Monday, October 17, 2016

WMS-IV on iPad – part 1

Another great post by Debbie Anderson - enjoy!

It was a joyous day for me when the long-promised WMS-IV administration appeared on Q-interactive.  I suspect only a few (if any) of you have tried it, so here’s a run down of each of the subtests.
Visual Reproduction I:
You still need the pencil and paper response booklet for this section – so don’t forget that.  On the examiner screen it gives you the verbatim instructions to read.  The items are displayed on the client iPad, for the exact 10 second exposure.  So if you lose concentration, it takes it off the screen for you at the right time, so that the test is administered correctly.  You still have to remind the client to draw the items, and then swipe onto the next one.  It’s very smooth and easy to administer.  If you are quick about it, you can score it as you go (or most of it).  After the administration screen, there is a screen with all the scoring items for VR listed (with explanation and examples available when you touch on them).  For some you, you will be able to score on the fly (eg if the item is obviously correct or a 0), but for others you will have to come back to.  You can signal that you want to return to a screen later by touching the red flag in the top right hand corner, or it will do that for you if you don’t put in all the scores.  If you do put in scores, it gives you the total score and age scaled score on the final screen of this section.

Here’s the fun part, it starts counting down the timing for the delay (a small clock appears on the right).  You can tap on the clock to check how much time has passed.  It will change colours when it’s time to do something.  Unfortunately the colour change of the clock isn’t quite right at the moment, so make sure you check that actual time on the clock before recalling items.  Pearson are fixing it as we speak.  Nevertheless, having that on the screen – and not juggling the stopwatch is a big help.

Logical Memory I:
On the examiner’s iPad you see the story to read out.  When you swipe past that screen, you see the individual data points of the story listed.  You can just touch on them as the client recalls them, and voila – it works out the score for you!  If you have a client that is going too fast, or is difficult to understand, it records the audio for you, making it easy to listen to it and check your scoring later.  You can come back to it later, and indicate to look at it later, by tapping on the red flag in the top right hand corner.  You then swipe through to the second story (or whatever is age appropriate).  Don’t forget to scroll the screen up as there will be story details hiding down the bottom of the page when you are recording the answers.

Again at the completion of the subtest there is a screen with the score and its age scaled score.  I like to know how we are going, and this is great.  Again the clock starts at the end of this subtest (and the colour change element of this one is correct – it turns green after a 20 minute delay).

Spatial Addition
One of the things I didn’t like about the traditional administration of spatial addition was recording the responses for this subtest.  Now it’s much easier.  How it works is that the stimuli are displayed on the client’s iPad, and they still respond using the grid and coloured cards.  For the purists it isn’t the exact size as the grid, but pretty close.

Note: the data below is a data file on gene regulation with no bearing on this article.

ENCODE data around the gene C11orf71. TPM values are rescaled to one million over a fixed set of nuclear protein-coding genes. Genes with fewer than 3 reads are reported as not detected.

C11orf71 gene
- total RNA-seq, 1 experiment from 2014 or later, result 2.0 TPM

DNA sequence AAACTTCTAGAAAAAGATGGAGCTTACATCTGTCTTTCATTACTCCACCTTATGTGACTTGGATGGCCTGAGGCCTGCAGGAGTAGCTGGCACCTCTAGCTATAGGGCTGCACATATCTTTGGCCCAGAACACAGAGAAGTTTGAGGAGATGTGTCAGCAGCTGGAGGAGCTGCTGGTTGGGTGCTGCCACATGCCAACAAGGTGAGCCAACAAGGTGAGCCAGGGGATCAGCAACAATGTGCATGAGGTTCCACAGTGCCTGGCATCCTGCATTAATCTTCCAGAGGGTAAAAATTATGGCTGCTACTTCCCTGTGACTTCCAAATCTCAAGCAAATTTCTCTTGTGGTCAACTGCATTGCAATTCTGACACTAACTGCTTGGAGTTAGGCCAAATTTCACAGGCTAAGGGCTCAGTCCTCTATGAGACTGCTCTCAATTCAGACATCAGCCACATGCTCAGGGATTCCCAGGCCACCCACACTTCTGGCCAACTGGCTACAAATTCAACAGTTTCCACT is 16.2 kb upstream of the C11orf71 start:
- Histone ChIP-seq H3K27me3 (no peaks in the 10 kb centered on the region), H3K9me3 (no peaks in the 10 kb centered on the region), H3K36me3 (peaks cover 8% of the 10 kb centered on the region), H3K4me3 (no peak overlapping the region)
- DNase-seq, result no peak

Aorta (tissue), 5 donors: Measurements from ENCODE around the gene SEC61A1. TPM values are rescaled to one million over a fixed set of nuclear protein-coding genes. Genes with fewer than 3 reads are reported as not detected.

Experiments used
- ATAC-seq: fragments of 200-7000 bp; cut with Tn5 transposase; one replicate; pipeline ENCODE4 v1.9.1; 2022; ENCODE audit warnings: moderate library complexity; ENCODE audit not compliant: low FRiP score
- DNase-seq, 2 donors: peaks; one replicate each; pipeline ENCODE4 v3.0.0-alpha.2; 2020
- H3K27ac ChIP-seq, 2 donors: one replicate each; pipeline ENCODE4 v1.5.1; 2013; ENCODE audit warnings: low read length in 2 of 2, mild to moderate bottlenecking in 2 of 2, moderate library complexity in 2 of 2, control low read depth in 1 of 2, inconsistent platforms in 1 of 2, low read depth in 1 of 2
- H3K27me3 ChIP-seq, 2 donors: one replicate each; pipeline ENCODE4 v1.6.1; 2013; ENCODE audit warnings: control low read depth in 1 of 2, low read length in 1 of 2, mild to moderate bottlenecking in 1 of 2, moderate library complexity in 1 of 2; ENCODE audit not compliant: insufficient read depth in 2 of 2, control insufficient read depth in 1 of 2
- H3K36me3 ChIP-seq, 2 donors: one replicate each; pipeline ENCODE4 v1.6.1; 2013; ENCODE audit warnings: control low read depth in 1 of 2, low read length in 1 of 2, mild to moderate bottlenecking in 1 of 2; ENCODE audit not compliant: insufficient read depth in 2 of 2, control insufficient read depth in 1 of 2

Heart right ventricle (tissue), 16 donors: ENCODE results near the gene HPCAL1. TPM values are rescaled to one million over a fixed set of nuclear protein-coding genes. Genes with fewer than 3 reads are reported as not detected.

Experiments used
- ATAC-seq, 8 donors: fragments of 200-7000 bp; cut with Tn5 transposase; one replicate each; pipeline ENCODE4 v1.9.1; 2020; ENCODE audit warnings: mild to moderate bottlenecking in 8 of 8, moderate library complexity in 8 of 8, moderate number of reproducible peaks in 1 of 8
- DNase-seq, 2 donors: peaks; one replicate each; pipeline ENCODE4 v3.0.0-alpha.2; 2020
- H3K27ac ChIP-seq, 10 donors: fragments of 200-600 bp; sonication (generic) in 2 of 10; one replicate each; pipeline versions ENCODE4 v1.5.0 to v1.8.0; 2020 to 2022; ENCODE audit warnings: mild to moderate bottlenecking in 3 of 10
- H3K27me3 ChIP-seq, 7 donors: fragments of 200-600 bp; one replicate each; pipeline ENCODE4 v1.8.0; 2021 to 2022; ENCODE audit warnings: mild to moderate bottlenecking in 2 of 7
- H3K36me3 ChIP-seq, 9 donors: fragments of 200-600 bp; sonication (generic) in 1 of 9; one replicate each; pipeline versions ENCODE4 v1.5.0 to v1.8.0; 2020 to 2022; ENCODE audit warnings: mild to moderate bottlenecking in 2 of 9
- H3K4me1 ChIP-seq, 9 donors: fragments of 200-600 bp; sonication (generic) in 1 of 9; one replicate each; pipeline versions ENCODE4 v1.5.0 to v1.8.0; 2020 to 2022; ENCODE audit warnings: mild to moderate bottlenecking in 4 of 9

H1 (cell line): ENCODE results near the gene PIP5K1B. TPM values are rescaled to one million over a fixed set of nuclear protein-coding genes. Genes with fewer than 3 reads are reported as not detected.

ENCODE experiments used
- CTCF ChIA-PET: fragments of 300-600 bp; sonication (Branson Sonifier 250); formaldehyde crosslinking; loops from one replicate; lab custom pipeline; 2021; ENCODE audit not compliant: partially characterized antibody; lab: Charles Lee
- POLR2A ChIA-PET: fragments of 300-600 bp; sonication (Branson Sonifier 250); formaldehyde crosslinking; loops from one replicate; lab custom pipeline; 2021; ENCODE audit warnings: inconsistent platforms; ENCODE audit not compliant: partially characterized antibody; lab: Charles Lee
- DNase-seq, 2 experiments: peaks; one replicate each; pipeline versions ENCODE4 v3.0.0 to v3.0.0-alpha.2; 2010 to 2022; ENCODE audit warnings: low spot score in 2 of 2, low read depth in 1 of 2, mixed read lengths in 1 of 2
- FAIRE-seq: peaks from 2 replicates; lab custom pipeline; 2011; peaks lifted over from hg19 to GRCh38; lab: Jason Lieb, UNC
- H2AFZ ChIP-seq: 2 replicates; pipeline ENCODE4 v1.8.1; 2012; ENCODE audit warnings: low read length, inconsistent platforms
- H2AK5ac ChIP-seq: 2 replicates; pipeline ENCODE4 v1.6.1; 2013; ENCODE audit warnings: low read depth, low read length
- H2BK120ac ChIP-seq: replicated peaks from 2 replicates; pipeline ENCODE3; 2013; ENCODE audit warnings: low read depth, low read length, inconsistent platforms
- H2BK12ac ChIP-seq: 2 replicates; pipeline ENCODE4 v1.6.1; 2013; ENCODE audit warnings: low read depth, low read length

The great part is that on the examiner’s screen you see the grid, and just have to copy what the patient is doing.  So no lifting the grid up, turning things in your head etc, you just copy what they do.  On your iPad screen you touch on the spots where they put the cards (once and it is blue, twice and it records white, three times for red and another tap to erase the answer).  The magic is that the iPad then works out if it is correct or not, and scores accordingly.

It also applies the discontinue and reversal rules –no flipping the pages around (and getting lost with them).  At the end of the subtest, it shows you the total score, and the age scaled score – much easier!

Visual Reproduction II
When it comes time to recall the VR items, you just need to swipe onto the subtest and it provides the examiner prompts.  The client draws them on paper, and if you can keep up (rarely, but I try) you night be able to score along – as each screen lets you indicate which figure was drawn and the scoring criteria for it.  Again if you can’t keep up, you can come back to it at your leisure.

Now the fun part – recognition.  Q-interactive doesn’t let you skip this – but it’s easy – the six options for each item come up on the client’s iPad, and they just have to touch on their choice.  If they want to change their mind, you can remove their response (on the examiner’s iPad) and let them put in the answer they want.  Lovely and easy.

Logical Memory II
Recall scoring is provided point by point, just like in the administration phase, and it records the response and you just touch on what the client says (i.e. just touching on the idea if it is correct rather than writing it out).  For the recognition component, the administration screen shows you what to read, and you just touch if the client’s answer was yes or no, and it tallies it up for you.  Again at the end you get a screen saying the scores and age scaled score.

Phew! That’s half the WMS-IV – next time the other half.

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